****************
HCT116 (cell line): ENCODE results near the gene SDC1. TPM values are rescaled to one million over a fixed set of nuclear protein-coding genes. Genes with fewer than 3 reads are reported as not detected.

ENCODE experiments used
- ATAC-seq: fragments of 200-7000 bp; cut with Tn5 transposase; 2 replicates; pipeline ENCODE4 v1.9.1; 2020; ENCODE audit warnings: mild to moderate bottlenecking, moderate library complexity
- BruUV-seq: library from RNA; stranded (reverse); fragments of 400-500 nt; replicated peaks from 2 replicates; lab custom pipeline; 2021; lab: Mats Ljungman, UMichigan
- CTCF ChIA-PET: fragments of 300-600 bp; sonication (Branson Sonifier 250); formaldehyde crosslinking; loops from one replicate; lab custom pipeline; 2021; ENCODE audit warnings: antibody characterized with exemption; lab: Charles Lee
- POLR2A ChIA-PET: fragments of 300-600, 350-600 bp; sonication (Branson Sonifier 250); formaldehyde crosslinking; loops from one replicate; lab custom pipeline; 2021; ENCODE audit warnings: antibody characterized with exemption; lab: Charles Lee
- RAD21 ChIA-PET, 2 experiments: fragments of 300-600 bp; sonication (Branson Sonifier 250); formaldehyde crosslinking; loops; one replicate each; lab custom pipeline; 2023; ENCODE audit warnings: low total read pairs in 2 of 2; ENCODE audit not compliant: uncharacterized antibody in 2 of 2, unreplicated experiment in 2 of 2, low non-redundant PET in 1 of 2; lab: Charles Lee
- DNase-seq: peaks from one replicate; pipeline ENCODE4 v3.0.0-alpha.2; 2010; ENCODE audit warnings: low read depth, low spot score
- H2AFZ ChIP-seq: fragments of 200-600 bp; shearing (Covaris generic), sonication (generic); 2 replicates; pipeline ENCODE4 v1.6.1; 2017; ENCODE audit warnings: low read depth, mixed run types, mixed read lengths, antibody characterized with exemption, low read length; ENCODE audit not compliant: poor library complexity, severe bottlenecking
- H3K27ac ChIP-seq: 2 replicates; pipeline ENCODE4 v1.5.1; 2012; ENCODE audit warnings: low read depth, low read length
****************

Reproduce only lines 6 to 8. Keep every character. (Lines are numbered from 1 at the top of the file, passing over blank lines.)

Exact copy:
- POLR2A ChIA-PET: fragments of 300-600, 350-600 bp; sonication (Branson Sonifier 250); formaldehyde crosslinking; loops from one replicate; lab custom pipeline; 2021; ENCODE audit warnings: antibody characterized with exemption; lab: Charles Lee
- RAD21 ChIA-PET, 2 experiments: fragments of 300-600 bp; sonication (Branson Sonifier 250); formaldehyde crosslinking; loops; one replicate each; lab custom pipeline; 2023; ENCODE audit warnings: low total read pairs in 2 of 2; ENCODE audit not compliant: uncharacterized antibody in 2 of 2, unreplicated experiment in 2 of 2, low non-redundant PET in 1 of 2; lab: Charles Lee
- DNase-seq: peaks from one replicate; pipeline ENCODE4 v3.0.0-alpha.2; 2010; ENCODE audit warnings: low read depth, low spot score